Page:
- “Your Blue Room” Par-delà les nuages / Beyond the Clouds (Italy) 5:28
- “Always Forever Now” Always Forever Now (Hong Kong) 6:24
- “A Different Kind of Blue” An Ordinary Day (USA) 2:02
- “Beach Sequence” Par-delà les nuages / Beyond the Clouds (Italy) 3:31
- “Miss Sarajevo” Miss Sarajevo (USA) 5:40
- “Ito Okashi” (featuring Holi) Ito Okashi / Something Beautiful (Japan) 3:25
- “One Minute Warning” Ghost in the Shell (Japan) 4:40
- “Corpse (These Chains Are Way Too Long)” Gibigiane / Reflections (Italy) 3:35
- “Elvis Ate America” Elvis Ate America (USA) 3:00
- “Plot 180” Hypnotize (Love Me ’til Dawn) (UK) 3:41
- “Theme from The Swan” The Swan (Hungary) 3:24
Bono – vocals, additional guitar, piano on “Beach Sequence”
Adam Clayton – bass guitar, additional guitar on “Your Blue Room”, percussion, narration on “Your Blue Room”
The Edge – guitar, keyboards, backing vocals, lead vocals on “Corpse,” church organ on “Your Blue Room”
Brian Eno – strategies, sequencers, keyboards, backing vocals, guitar, treatments, mixing, chorus voices, vocals on “A Different Kind of Blue”, production
Larry Mullen, Jr. – drums, percussion, rhythm sequence on “One Minute Warning,” rhythm synthesizer on “United Colours”
Luciano Pavarotti – tenor voice on “Miss Sarajevo”
Holi – vocals on “Ito Okashi,” voices on “One Minute Warning”
Howie B – mixing, treatments, scratching, and rhythm track on “Elvis Ate America”
Craig Armstrong – string arrangement on “Miss Sarajevo”
Paul Barrett – string arrangement on “Always Forever Now”
Des Broadbery – sequencer on “Always Forever Now”
David Herbert – saxophone on “United Colours” and “Corpse”
Holger Zschenderlein – additional synthesizer on “One Minute Warning”
Middle Man is an album by Boz Scaggs that was released by Columbia Records in 1980. Scaggs hired members of the band Toto as session musicians and shared songwriting credits with them, returning to the commercial, soul-influenced rock of Silk Degrees (1976).
The album reached No. 8 in the Billboard 200 album chart, and two singles reached the Billboard Hot 100: “Breakdown Dead Ahead” at No. 15 and “Jojo” at No. 17.
- “Jojo” 5:51
- “Breakdown Dead Ahead” 4:33
- “Simone” 5:05
- “You Can Have Me Anytime” 4:56
- “Middle Man” 4:51
- “Do Like You Do in New York” 3:44
- “Angel You” 3:38
- “Isn’t It Time” 4:53
- “You Got Some Imagination” 3:56
Boz Scaggs – lead vocals, guitar (1-8)
Ray Parker Jr. – guitar (1-8), bass guitar (6)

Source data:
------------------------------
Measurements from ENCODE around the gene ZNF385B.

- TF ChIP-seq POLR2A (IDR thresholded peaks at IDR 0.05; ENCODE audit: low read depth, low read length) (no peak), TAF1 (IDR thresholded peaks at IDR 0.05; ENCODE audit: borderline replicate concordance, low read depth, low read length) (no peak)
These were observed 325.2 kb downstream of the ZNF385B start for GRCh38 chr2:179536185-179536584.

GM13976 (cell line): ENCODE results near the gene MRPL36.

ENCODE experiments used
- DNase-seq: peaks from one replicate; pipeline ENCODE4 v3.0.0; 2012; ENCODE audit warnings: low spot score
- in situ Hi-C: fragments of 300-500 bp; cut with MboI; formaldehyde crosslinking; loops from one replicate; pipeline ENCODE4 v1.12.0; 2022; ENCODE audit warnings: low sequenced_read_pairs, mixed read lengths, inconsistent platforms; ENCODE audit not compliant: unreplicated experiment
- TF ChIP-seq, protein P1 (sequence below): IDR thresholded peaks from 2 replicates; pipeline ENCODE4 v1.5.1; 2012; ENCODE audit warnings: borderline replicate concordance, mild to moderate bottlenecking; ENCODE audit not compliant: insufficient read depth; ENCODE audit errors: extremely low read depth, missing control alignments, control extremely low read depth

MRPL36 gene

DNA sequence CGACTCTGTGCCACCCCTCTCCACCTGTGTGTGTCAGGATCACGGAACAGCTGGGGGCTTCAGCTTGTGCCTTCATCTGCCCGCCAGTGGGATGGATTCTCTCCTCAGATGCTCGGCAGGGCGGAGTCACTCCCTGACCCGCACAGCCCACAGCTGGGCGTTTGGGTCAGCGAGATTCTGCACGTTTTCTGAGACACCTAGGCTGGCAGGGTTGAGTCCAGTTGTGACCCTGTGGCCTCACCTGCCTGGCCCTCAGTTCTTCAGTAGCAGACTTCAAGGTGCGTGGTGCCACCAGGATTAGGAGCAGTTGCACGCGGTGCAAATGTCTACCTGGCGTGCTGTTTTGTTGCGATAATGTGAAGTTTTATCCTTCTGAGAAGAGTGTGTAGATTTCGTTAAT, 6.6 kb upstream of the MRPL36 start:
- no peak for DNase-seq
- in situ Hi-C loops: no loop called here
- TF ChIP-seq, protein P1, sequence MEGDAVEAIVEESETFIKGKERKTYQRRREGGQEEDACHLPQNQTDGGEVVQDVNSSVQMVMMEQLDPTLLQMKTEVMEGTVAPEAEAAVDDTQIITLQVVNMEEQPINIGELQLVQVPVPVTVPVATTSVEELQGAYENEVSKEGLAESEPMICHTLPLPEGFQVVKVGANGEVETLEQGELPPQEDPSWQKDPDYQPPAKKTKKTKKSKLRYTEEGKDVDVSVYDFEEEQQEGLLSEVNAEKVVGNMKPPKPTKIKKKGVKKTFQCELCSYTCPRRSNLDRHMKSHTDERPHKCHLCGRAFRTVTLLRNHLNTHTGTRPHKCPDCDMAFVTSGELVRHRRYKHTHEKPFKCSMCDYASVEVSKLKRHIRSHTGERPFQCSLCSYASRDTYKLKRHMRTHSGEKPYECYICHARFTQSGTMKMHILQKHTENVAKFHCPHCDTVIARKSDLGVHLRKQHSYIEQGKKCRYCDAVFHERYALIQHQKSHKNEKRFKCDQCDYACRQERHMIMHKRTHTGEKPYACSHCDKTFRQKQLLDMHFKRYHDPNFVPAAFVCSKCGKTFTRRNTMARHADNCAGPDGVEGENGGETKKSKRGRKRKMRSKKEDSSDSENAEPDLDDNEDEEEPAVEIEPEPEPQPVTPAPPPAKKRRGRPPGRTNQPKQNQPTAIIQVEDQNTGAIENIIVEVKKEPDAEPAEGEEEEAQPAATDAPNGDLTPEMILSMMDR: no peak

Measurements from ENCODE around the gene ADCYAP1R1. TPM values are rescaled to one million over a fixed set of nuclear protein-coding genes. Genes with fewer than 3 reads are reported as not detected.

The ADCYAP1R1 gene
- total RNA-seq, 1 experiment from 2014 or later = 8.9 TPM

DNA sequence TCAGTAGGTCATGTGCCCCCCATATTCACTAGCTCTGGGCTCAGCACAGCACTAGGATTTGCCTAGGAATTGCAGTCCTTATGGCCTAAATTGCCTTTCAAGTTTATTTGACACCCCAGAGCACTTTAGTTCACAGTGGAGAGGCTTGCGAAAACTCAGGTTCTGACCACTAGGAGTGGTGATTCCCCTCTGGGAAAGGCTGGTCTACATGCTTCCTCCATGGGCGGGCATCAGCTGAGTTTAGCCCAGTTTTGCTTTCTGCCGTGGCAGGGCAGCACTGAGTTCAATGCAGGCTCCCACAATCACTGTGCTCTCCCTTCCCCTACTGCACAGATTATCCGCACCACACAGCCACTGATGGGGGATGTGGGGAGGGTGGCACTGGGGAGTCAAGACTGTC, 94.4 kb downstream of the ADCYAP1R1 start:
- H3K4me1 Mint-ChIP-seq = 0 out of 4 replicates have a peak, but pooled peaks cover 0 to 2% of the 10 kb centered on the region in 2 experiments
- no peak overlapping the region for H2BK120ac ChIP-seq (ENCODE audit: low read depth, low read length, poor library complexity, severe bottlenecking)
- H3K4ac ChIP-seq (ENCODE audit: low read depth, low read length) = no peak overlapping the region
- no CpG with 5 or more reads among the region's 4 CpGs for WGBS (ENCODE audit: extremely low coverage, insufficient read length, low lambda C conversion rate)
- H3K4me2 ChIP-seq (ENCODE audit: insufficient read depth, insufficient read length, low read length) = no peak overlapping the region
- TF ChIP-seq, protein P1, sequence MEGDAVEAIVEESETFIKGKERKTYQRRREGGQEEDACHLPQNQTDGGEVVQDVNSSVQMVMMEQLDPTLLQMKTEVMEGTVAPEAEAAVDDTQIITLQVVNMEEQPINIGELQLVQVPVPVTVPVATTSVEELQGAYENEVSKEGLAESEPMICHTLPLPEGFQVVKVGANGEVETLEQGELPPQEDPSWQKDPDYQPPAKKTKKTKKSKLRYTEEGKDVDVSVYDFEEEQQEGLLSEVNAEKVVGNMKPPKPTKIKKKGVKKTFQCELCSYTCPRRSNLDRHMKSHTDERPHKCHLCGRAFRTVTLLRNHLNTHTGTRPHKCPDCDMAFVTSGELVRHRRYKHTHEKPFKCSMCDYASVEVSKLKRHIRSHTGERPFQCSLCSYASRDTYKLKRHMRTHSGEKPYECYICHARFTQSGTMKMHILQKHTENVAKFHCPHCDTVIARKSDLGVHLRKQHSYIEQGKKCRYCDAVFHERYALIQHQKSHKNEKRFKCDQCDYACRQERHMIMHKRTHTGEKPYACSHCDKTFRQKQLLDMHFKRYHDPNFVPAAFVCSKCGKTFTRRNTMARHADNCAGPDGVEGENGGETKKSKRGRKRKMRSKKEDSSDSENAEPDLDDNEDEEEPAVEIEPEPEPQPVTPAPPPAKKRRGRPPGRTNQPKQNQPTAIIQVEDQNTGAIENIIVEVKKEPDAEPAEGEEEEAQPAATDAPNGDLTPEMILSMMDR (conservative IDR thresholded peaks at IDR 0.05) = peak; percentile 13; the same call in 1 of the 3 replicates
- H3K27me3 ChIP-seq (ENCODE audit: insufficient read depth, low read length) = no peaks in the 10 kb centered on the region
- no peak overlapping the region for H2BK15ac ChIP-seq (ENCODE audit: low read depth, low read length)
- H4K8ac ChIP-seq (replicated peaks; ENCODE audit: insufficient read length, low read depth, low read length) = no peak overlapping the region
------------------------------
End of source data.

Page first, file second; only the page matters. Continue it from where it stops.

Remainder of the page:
Steve Lukather – lead guitars (1, 3, 5-8), additional guitars (2), guitar solo (2, 7, 8), all guitars (9)
Carlos Santana – guitar solo (4)
David Foster – synthesizers (1, 3, 5, 7-9), acoustic piano (1-5, 7), string arrangements (1, 3, 4, 5, 8), electric piano (3, 4, 8), synthesizer programming
Don Grolnick – electric piano (2), acoustic piano (8)
David Paich – additional synthesizer (3), organ (6), synthesizers (6)
James Newton Howard – clavinet (6)
Larry Fast – synthesizer programming
Michael Boddicker – synthesizer programming
Steve Porcaro – synthesizer programming
John Pierce – bass guitar (1)
David Hungate – bass guitar (2-5, 7-9)
Jeff Porcaro – drums (1, 3-5, 7, 9)
Rick Marotta – drums (2, 8)
Joe Vitale – drums (6)
Lenny Castro – percussion
Adrian Tapia – saxophone solo (1)
Marty Paich – string arrangements (4)
Charlotte Crossley – backing vocals (1)
David Lasley – backing vocals (1, 6)
Sharon Redd – backing vocals (1)
Paulette Brown – backing vocals (2, 3, 5, 8, 9)
Venetta Fields – backing vocals (2, 3, 5, 8, 9)
Bill Thedford – backing vocals (2, 3, 8)
Julia Tillman Waters – backing vocals (5, 9)
Oren Waters – backing vocals (5, 9)
Bill Champlin – backing vocals (6)
Chuck “Fingers” Irwin – backing vocals (6)
Rosemary Butler – backing vocals (7, 8)
Program from May 9, 2017
American singer LeAnn Rimes has released 12 studio albums and placed 32 singles on the Billboard Hot Country Songs chart since 1996.
At the age of nine, Rimes released her demo album in 1991 on an independent label. Disc jockey Bill Mack became aware of Rimes’ album and was impressed by her voice, and soon began to cultivate a plan for Rimes to make her breakthrough in the country music industry. Rimes recorded Mack’s self-penned “Blue” and released it as a single in 1996, and it became a major country hit, propelling Rimes to her breakthrough only at age 13.
The album sold over six million copies in the United States. Her second album, You Light Up My Life: Inspirational Songs, is the only album to ever debut at number one on three individual charts at the same time. It spawned an extended mix of the number two pop hit, “How Do I Live”, which brought Rimes to crossover pop stardom. Rimes’ later releases focused on the pop music market. After the commercial decline of her 2002 album, Twisted Angel, Rimes released the album This Woman, which returned Rimes to recording country music.
Rimes is mainly known for her pop hits in Europe, Australia, and Asia. Her 2002 pop album, Twisted Angel, went gold in Australia. In 2004, The Best of LeAnn Rimes album, reached number two in the UK and was certified platinum. A remix edition of The Best of album was released in Europe later that year. In 2006, she released the pop album, Whatever We Wanna, internationally due to a rise in sales of This Woman after “Something’s Gotta Give” was released as a single.
In the United States, Rimes’s success is primarily from her country hits. The 2007 album, Family included two Top 40 country singles, as well as “What I Cannot Change”, which hit number one on the Hot Dance Club Play chart in February 2009. LeAnn has also garnered Dance Club success with remixes of “Nothin’ Better to Do”, “Headphones” and “Good Friend and a Glass of Wine”.